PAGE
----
CamelMILK Project at World Agricultural Show in Paris

During World Agricultural Show in Paris we had three short interviews. First one is with Ms. Marta Garron, CamelMilk project coordinator, second with Mr. Christian Schoettl, mayor of the commune of Janvry in France and third one with Mr. Bernard Faye, an independent International Camel Expert, FAO consultant.

Interview with Ms. Marta Garron

Ms. Marta Garron is a food engineer and has a bachelor’s degree in food and science technology. Ms. Garron is specialized in dairy products and cheese. She has worked in beverage industry as project manager and in different cheese factories. Since 2013, she is working in Institute of Agrifood Research and Technology (IRTA) participating in many industrial R&D projects and EU funded research projects. Currently she is the coordinator of the IRTA Cheese Making Course and is also the project coordinator of CAMELMILK project.

We did ask her some question regarding her opinion about the camel milk sector and participation of CAMELMILK project on the World Agriculture Show (SIA) in Parise 2022:

  1. What do you expect of participating the CAMELMILK project at World Agriculture Show (SIA)?
  • To be introduced with future of agriculture in France and Europe in 2022 and beyond
  • To explore new food products and innovations and
  • To be introduced with the visitors’ perception of the camel sector in France or Europe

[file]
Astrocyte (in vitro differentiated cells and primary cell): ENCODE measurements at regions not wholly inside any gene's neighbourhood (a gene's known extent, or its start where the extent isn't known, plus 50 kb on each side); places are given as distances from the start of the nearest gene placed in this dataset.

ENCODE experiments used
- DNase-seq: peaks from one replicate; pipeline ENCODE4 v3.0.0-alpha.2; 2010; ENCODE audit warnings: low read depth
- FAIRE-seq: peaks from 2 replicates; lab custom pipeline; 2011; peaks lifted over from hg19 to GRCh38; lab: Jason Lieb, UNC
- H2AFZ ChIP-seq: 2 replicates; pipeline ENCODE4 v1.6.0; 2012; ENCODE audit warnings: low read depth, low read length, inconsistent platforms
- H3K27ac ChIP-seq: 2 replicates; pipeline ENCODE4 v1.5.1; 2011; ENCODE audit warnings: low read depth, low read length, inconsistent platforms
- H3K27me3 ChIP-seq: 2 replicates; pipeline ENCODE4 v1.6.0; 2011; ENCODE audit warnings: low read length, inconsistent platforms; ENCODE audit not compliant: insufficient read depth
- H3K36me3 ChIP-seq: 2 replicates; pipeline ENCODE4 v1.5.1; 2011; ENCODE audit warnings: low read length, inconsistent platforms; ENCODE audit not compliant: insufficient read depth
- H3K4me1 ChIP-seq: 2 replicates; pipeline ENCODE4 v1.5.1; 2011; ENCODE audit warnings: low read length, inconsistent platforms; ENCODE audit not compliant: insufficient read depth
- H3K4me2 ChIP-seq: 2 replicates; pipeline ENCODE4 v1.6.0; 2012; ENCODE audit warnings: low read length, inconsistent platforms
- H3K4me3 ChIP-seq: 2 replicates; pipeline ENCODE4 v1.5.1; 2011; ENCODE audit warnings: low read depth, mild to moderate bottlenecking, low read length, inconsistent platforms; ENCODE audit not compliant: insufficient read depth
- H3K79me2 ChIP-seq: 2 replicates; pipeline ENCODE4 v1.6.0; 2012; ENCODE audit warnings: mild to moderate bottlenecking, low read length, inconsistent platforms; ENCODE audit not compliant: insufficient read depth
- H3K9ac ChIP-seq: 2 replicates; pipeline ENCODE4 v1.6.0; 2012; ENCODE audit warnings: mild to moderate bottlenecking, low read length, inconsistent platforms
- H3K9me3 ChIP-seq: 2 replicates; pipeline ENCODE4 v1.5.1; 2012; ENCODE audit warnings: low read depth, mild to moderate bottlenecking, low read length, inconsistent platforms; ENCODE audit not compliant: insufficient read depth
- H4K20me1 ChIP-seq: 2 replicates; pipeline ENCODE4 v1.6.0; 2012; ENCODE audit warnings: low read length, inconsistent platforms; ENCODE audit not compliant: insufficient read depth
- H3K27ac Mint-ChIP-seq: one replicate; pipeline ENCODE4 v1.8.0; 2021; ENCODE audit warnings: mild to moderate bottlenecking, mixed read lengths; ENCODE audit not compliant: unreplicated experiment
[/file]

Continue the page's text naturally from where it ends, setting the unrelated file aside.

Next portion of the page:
1. What is the current perception of camel milk by consumers, and can we expect it to change in 5 years from now?

During the SIA CAMELMILK project representatives offered visitors to taste camel milk. Many visitors tasted camel milk and their perception was quite good. Many of them didn’t know anything about camel milk but they were very curious to taste it and also, they were interested if the milk is from France or Europe and if yes, where they could buy it. Consumers were surprised that in France, and Europe in general there are camel farms, and camel milk as well. In five years from now, I expect that camel milk could get more popular around Europe and it would be introduced by some consumers as a new food on a daily base.

  1. What are the advantages and obstacles of camel milk consumption?

Main advantages could be summarised as:

  • Camel milk has a good perception in consumers due to nutritional and healthy properties
  • Camel milk is a niche market with more demand year by year

Main Obstacles could be summarised as:

  • Legislation, there is a need to take off legal barriers in order to be legal to sell camel milk in the different countries of Europe
  • High price
  • Distribution on camel milk in markets that are distant from the camel farm itself
  1. How would you describe present state of camel breeding in Europe?

There are several camel farms in different European countries such Germany, Netherlands, France and Spain. Mainly their main business is tourism, but the number of camel farms that produce camel milk has started to increase too. It is also important to have a good management of camel farms because camel is not a “big cow“.

  1. Do you think camels are a new player in the European agricultural landscape?

Camels is a new “little“ player. Some consumers are interested in camel milk and if the demand is increasing, actual farmers or new farmers could start to breed camels in Europe.  There are also many foreigners who relocated in Europe and used to drink camel milk, so they are also a potential consumer.